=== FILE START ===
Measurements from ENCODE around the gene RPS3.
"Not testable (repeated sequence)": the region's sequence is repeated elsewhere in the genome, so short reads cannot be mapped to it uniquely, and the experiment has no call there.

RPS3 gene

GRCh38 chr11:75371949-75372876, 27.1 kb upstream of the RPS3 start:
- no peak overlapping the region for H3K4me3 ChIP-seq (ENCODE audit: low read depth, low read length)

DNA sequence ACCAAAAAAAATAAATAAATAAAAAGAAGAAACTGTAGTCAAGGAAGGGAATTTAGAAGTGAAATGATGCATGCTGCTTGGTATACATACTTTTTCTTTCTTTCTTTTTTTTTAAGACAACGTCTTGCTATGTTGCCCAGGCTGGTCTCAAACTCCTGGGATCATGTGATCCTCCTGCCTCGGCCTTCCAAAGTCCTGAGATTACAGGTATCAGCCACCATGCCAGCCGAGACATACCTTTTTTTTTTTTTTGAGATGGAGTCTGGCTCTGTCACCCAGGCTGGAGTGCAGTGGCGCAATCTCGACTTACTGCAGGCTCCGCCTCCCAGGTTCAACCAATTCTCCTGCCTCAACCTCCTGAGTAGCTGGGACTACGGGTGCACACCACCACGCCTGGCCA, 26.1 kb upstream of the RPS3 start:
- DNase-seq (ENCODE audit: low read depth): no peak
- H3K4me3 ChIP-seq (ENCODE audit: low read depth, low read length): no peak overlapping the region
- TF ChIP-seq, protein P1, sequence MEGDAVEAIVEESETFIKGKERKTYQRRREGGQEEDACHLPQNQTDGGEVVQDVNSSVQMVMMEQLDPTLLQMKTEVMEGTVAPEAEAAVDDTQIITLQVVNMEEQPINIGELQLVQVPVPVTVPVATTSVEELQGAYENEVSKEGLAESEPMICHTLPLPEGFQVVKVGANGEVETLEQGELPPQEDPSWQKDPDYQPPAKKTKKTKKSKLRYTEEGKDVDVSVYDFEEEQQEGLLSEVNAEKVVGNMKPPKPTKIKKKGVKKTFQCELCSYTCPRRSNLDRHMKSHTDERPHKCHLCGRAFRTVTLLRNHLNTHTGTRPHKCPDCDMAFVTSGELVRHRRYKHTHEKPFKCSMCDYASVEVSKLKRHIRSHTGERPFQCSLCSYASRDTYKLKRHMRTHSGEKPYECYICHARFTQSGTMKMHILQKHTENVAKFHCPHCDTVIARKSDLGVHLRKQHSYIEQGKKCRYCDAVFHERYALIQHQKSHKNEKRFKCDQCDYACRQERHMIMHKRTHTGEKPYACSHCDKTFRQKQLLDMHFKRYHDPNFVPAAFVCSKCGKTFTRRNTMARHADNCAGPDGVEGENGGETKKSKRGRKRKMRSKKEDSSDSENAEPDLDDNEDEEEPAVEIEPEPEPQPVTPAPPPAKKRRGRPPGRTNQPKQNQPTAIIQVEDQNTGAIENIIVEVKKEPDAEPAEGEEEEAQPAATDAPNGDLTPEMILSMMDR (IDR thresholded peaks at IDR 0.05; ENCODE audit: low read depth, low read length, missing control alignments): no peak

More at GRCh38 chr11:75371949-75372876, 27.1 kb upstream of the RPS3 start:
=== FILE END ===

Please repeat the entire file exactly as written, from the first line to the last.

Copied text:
Measurements from ENCODE around the gene RPS3.
"Not testable (repeated sequence)": the region's sequence is repeated elsewhere in the genome, so short reads cannot be mapped to it uniquely, and the experiment has no call there.

RPS3 gene

GRCh38 chr11:75371949-75372876, 27.1 kb upstream of the RPS3 start:
- no peak overlapping the region for H3K4me3 ChIP-seq (ENCODE audit: low read depth, low read length)

DNA sequence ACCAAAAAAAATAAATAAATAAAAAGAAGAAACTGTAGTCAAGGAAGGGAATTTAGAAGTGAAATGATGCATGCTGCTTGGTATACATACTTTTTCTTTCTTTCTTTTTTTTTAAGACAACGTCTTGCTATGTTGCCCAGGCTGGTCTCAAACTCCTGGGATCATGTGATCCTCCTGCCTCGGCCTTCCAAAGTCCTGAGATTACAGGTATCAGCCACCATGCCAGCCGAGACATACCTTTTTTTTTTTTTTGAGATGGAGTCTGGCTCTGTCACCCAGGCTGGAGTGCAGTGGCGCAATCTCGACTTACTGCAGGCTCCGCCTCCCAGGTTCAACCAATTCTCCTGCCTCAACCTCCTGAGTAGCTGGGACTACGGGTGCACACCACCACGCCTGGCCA, 26.1 kb upstream of the RPS3 start:
- DNase-seq (ENCODE audit: low read depth): no peak
- H3K4me3 ChIP-seq (ENCODE audit: low read depth, low read length): no peak overlapping the region
- TF ChIP-seq, protein P1, sequence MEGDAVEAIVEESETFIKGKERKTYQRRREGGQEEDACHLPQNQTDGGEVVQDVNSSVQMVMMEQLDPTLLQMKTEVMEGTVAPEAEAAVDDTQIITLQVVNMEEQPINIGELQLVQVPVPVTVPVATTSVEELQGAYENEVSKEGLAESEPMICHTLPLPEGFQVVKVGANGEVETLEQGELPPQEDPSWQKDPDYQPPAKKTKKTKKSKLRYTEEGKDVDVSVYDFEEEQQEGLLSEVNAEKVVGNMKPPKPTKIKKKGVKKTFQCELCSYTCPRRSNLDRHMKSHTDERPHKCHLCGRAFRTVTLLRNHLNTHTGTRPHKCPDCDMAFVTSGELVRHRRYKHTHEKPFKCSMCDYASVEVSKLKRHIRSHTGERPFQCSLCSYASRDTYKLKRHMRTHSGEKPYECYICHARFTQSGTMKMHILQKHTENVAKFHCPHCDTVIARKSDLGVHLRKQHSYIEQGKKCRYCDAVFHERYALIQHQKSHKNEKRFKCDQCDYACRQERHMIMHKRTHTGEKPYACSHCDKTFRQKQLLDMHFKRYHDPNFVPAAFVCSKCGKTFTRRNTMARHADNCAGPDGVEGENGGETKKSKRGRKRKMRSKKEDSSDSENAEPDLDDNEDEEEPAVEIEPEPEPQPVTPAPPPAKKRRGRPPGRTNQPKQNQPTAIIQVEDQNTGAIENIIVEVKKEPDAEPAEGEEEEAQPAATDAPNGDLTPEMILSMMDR (IDR thresholded peaks at IDR 0.05; ENCODE audit: low read depth, low read length, missing control alignments): no peak

More at GRCh38 chr11:75371949-75372876, 27.1 kb upstream of the RPS3 start: